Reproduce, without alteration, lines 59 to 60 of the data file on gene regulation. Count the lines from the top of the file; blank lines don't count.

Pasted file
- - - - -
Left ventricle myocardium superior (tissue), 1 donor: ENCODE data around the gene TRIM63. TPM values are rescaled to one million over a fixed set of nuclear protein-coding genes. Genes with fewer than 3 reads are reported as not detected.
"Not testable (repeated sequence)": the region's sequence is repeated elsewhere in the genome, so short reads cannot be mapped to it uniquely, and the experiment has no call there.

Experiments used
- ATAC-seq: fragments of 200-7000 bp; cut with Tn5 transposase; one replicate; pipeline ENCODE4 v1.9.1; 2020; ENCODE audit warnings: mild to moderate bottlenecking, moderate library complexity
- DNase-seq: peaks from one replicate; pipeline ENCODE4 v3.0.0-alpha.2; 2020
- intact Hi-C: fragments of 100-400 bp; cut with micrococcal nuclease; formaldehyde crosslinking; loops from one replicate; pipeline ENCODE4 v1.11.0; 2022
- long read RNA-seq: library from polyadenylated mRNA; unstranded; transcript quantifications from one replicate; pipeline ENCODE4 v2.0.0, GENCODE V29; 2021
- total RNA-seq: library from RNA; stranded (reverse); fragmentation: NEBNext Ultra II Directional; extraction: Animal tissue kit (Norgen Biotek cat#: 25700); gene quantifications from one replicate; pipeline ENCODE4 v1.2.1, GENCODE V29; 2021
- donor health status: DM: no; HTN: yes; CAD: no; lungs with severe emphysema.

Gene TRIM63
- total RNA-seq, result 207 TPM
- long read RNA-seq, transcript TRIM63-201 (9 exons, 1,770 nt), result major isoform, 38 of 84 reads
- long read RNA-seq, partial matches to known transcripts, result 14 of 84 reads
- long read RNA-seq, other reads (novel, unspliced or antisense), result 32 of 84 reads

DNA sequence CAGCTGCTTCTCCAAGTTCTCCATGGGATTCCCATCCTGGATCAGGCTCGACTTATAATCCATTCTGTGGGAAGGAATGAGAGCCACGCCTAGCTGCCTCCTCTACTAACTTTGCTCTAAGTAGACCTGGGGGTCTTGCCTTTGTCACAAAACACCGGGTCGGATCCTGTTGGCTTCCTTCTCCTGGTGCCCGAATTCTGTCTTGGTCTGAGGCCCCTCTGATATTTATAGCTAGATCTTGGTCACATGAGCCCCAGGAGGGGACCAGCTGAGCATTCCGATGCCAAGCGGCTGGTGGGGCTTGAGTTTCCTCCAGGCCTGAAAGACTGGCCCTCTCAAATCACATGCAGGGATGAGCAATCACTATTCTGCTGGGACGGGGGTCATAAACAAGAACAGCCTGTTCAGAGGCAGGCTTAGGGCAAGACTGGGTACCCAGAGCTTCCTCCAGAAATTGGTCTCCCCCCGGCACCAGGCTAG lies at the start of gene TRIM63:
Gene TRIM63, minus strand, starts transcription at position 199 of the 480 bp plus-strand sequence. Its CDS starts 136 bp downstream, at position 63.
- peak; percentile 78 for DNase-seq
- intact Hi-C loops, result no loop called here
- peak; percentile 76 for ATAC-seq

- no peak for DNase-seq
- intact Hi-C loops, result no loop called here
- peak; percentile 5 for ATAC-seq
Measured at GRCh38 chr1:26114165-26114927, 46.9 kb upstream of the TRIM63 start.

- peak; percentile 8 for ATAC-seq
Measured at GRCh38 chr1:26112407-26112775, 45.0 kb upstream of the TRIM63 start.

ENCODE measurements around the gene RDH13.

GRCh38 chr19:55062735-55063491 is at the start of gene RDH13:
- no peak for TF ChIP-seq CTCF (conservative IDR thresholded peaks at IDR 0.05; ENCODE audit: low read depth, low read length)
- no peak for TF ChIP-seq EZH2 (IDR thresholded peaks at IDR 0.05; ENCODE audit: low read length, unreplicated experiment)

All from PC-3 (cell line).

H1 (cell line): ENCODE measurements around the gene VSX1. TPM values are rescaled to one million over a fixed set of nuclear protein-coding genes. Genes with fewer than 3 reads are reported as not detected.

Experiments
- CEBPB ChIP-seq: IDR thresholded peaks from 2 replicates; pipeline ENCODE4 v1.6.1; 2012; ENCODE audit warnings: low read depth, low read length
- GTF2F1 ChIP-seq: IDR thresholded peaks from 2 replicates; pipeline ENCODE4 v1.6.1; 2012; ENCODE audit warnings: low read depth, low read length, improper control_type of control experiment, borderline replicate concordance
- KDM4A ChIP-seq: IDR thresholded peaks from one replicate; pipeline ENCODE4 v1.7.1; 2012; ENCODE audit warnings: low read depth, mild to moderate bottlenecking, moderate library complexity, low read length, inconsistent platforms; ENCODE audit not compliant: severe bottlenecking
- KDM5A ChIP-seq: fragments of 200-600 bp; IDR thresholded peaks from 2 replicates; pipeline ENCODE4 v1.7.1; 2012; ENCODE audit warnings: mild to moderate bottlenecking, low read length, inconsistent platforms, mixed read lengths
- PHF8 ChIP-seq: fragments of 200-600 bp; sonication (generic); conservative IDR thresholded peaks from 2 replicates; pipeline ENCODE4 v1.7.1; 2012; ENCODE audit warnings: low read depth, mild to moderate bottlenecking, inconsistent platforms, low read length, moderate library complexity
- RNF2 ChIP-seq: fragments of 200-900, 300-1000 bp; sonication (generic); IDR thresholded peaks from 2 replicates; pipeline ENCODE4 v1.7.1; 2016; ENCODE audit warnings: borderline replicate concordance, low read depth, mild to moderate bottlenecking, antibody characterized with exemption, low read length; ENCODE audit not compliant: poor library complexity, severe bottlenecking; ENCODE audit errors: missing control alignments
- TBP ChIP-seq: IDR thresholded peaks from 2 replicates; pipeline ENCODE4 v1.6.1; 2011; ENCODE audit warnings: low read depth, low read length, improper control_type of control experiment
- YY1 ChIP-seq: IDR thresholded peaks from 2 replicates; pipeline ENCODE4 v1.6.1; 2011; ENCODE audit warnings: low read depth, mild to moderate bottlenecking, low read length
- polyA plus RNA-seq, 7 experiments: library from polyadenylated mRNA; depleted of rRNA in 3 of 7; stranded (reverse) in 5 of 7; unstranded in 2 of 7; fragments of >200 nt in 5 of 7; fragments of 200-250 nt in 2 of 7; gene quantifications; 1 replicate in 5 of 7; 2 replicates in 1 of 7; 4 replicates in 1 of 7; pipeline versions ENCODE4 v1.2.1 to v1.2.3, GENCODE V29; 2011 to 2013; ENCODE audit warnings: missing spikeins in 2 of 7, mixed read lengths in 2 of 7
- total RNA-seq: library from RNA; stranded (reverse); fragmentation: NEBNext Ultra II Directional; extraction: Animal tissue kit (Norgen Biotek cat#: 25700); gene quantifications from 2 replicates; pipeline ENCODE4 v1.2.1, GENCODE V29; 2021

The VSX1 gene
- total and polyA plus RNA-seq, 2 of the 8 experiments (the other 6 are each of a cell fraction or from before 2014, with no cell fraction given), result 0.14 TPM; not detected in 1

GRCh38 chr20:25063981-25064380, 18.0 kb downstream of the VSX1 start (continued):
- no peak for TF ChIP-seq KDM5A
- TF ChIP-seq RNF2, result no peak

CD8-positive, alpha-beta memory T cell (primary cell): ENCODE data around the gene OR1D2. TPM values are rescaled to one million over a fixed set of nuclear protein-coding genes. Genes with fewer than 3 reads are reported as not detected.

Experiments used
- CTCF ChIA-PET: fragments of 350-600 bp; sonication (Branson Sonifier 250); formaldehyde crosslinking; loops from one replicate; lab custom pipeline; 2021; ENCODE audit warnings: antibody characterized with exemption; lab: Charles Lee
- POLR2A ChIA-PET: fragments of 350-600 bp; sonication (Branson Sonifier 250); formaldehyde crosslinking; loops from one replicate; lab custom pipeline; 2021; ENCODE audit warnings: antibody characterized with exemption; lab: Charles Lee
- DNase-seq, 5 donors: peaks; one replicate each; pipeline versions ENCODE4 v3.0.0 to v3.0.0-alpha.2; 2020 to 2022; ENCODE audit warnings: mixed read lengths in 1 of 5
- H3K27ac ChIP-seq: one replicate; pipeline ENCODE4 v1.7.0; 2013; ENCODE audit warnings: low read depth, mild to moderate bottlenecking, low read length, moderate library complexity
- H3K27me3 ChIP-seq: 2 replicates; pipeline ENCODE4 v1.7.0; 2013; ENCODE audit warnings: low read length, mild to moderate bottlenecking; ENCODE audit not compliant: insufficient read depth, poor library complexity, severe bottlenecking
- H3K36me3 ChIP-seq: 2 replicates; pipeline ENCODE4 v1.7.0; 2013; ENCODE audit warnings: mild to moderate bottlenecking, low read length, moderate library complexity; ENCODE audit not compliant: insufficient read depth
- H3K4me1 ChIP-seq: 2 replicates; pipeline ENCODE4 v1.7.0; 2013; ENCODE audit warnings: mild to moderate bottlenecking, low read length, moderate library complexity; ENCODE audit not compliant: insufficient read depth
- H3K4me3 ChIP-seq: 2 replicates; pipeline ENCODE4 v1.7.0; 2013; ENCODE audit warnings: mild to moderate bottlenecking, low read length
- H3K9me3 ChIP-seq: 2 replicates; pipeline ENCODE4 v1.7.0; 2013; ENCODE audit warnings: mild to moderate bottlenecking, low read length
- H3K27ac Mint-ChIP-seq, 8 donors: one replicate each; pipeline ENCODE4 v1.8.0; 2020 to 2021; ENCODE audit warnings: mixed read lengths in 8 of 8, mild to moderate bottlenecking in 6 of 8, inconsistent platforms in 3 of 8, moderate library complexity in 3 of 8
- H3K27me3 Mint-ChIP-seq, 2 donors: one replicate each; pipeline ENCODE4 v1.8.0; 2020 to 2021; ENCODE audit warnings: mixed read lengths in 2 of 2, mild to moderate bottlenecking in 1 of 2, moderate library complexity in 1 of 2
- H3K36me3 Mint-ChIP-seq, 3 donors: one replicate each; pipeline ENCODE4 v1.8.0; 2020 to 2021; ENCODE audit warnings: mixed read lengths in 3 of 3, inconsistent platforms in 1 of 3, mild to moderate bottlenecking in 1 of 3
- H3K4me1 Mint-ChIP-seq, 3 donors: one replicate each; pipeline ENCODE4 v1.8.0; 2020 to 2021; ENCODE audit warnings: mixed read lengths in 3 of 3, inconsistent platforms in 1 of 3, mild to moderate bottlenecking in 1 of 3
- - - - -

- H3K27ac Mint-ChIP-seq, 8 donors: one replicate each; pipeline ENCODE4 v1.8.0; 2020 to 2021; ENCODE audit warnings: mixed read lengths in 8 of 8, mild to moderate bottlenecking in 6 of 8, inconsistent platforms in 3 of 8, moderate library complexity in 3 of 8
- H3K27me3 Mint-ChIP-seq, 2 donors: one replicate each; pipeline ENCODE4 v1.8.0; 2020 to 2021; ENCODE audit warnings: mixed read lengths in 2 of 2, mild to moderate bottlenecking in 1 of 2, moderate library complexity in 1 of 2